Outrage over the killing of George Floyd by Minneapolis police shows no sign of abating. The nation seethes, collectively, over yet another excessive use of force on a black suspect by a white police officer.
As abhorrent as the execution of Floyd was, the police officers in the video appear appallingly detached from his suffering. The pathology of indifference to racism was laid bare on that gritty street. Instead of averting their eyes, white Americans must look deeply at their role in the widespread societal suffering of people of color. That means that white people have to get past their denial that racism is an entrenched American problem.
I’ve experienced that indifference, denial and racism up close in Washington state, from Seattle to Walla Walla, where I live now. Being a light-skinned brown man has helped shield me from a hostile police encounter (so far). So has my law degree, or so I hope. I’ve lived with microaggression, shunning and outright job discrimination. A white lawyer in Seattle slandered me professionally because he couldn’t convince himself I really was a lawyer in good standing. Interviewers have challenged my credentials and demanded I recall test scores from my college days. Recently, a white board member of a nonprofit where I was one of two finalists raised concerns that my ethnicity might cloud my judgment as an executive. You know what most of us do with hateful treatment like this? We choke it down so we don’t become pariahs in our communities.
The costs of racism in our country continue to multiply. Yet the reality is that too many good, decent and kind white people have either compartmentalized or calcified their indifference to racism. They are unconsciously willing to accept the fact that racist acts and policies harm and humiliate people who don’t look like them. The damage includes minority students’ appallingly low school test scores, mass incarceration of men of color and plummeting household incomes of minorities. How is it that white Americans’ detachment from racism is functionally not an endorsement of racism?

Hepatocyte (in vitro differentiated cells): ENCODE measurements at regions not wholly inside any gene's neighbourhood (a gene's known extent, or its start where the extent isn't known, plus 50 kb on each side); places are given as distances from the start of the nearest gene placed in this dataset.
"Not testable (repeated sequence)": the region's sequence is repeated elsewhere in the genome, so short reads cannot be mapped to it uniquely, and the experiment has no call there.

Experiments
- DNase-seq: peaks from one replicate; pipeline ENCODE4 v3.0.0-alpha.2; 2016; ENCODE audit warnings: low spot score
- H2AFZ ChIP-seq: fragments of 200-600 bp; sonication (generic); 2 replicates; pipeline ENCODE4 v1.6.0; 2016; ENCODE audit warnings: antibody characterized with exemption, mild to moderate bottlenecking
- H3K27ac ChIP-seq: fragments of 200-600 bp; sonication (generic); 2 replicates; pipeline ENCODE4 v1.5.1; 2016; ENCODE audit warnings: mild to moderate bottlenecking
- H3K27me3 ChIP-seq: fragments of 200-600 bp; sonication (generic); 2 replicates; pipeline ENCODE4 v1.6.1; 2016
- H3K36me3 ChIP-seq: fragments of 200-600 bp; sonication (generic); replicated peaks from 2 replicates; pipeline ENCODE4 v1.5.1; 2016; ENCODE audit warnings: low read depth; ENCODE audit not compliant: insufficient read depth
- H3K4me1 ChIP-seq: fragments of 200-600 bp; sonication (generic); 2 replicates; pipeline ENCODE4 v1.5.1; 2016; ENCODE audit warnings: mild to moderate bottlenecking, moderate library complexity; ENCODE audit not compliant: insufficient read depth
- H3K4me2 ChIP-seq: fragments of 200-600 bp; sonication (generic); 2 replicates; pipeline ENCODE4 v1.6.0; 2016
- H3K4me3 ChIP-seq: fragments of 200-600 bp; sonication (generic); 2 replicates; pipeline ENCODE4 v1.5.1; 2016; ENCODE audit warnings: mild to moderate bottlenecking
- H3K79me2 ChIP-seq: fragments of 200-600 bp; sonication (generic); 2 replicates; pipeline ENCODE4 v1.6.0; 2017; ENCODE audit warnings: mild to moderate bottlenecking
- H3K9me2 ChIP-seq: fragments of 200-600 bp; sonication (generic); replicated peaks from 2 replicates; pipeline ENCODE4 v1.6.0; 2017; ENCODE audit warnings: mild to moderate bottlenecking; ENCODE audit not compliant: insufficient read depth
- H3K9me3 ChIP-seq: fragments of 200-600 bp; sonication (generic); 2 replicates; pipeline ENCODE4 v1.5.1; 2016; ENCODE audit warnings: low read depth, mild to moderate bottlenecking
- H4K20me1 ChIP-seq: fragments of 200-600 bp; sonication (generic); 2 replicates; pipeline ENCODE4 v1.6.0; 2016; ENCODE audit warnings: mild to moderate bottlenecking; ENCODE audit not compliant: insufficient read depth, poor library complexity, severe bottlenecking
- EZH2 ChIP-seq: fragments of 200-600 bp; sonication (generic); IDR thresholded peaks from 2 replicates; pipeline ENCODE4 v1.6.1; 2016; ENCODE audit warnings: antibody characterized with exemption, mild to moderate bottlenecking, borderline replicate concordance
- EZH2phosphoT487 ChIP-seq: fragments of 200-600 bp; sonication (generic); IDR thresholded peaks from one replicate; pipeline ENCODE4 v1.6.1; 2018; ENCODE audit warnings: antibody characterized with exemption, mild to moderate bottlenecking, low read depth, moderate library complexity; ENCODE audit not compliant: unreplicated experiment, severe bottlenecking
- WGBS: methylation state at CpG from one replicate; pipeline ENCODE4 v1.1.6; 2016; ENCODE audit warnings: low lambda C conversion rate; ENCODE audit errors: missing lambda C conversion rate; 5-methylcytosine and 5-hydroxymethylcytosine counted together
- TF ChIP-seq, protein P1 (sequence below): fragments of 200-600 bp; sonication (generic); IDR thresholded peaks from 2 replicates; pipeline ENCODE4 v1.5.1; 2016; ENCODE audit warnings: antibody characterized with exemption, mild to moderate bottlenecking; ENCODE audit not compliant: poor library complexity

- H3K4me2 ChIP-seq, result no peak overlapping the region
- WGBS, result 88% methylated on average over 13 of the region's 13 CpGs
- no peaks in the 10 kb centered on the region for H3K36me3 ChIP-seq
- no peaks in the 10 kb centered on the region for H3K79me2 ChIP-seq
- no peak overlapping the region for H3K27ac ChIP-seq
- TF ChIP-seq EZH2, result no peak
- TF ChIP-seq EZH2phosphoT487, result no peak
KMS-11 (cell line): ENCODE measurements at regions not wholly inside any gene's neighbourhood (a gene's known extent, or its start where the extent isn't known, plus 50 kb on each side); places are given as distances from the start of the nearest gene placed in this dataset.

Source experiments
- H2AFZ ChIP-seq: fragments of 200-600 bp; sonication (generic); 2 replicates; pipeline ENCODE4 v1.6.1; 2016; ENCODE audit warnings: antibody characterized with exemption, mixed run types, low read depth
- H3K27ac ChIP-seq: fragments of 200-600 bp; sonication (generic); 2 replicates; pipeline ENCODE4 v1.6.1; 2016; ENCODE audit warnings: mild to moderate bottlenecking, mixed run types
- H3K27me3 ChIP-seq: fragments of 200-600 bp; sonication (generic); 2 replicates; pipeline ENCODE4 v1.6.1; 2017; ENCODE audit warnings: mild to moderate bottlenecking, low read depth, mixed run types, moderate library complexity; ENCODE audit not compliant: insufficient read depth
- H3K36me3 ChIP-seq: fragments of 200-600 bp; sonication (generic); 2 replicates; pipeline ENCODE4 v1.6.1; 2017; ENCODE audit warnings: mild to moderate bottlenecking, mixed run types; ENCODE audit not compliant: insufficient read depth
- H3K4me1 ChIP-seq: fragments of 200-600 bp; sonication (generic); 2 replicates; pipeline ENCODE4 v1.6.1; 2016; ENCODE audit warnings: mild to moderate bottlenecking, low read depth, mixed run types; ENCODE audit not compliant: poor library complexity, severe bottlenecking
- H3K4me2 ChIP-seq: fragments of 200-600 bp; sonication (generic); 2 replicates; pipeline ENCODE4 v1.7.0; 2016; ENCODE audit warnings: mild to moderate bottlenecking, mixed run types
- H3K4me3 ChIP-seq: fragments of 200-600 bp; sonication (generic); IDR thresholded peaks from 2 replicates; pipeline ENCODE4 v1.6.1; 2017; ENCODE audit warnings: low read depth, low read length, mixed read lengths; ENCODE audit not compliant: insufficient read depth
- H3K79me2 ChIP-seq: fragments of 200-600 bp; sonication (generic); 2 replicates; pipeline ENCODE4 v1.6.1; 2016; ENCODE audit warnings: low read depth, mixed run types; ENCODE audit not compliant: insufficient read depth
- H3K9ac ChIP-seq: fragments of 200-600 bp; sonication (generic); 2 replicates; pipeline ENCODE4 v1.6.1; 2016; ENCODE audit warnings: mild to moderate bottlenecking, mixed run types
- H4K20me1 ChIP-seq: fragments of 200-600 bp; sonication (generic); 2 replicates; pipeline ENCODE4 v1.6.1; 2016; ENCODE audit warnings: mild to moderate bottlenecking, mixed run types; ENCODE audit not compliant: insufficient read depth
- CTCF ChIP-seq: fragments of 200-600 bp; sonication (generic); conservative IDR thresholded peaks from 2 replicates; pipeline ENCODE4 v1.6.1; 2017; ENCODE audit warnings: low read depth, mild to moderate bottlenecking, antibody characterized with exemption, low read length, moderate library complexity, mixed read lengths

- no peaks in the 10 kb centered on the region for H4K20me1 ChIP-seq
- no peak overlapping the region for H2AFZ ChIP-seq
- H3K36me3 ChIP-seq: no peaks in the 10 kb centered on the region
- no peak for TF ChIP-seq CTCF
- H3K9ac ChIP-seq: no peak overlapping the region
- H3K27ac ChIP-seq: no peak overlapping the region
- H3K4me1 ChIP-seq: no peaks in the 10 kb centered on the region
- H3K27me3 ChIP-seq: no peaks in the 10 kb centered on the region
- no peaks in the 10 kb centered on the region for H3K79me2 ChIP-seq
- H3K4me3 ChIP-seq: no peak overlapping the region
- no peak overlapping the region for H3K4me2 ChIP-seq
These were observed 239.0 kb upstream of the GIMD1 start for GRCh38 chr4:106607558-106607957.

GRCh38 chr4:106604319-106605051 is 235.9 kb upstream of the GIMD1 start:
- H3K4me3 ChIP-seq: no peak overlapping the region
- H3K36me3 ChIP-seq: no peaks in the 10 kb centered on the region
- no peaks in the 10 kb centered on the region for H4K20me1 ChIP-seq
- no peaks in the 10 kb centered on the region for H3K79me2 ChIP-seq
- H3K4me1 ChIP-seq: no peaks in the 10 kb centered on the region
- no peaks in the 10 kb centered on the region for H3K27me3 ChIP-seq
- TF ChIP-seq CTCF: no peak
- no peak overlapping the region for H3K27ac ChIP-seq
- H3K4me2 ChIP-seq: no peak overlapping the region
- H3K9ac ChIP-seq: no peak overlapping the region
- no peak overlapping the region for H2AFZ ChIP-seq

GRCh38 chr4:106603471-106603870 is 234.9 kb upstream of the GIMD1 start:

Worse is denial or dismissal of racism. I suspect that white Americans conjure an image of racists as people who wear pointy white hoods with eye cutouts. Let’s get real. Racism went stealth long ago. Like a coronavirus, racism eludes eradication precisely because it benefits from people denying it’s a problem, ignoring it, or discounting and belittling minorities who raise it as an issue.
If you don’t see a problem, there’s nothing to solve, right? That blindness is white privilege, and it gets people of color killed. It destroys lives and shatters dreams, the videos of which we will never see.
White people commonly tell me they don’t know what to do about racial inequality and inequity. They want to know how to approach people of color. I’ve been blessed with an abundance of love, kindness and friendship from people, many of them white, my whole life. I know there is a deep reservoir of good will in my community. I am confident that it exists in abundance in communities all over our country. But that good will can’t sit idle in the wake of America’s overdue reckoning with matters of race.
When white people do talk about race to me, they often end the quick discussion by saying that change takes time. I tell them: What a privilege it must be to tell other people they must wait for what you already have. Seriously, stop using this excuse. Change takes courage. Your courage.
If you want to build connections with communities of color, reach out and engage directly with people. Personally and continually invite people from marginalized neighborhoods to community gatherings. Better yet, hold gatherings in those neighborhoods. Organize potlucks and trade stories over good food. Breaking bread bridges cultural divides. Hold nonprofit boards accountable to intentionally reflect community diversity and promote inclusivity. Mentor children who look nothing like you. Learn from them, and their families.
Meet people where they are in life, not where you’d like them to be. Build relationships from the bottom up, not the top down, and build solutions that way, too.
If done with humility, an open mind and an open heart, this stuff works. Multiracial, cross-cultural engagements and civic projects can build and sustain mutually respectful relationships and create pathways of trust. It’s a way to humanize each other. Community democracy, like family, requires constant nurturing, work, patience, forgiveness and faith.
It shouldn’t take a national crisis to inspire transformative change. Yet here we are. The heinous killing of George Floyd was a punch to America’s gut. People have stood and marched and knelt together. It’s up to us to join fearlessly and compassionately to repair and rejoice in the vital social and multicultural fabric of our cities and communities.
We need to act now. The fragility of our republic must fuel our haste.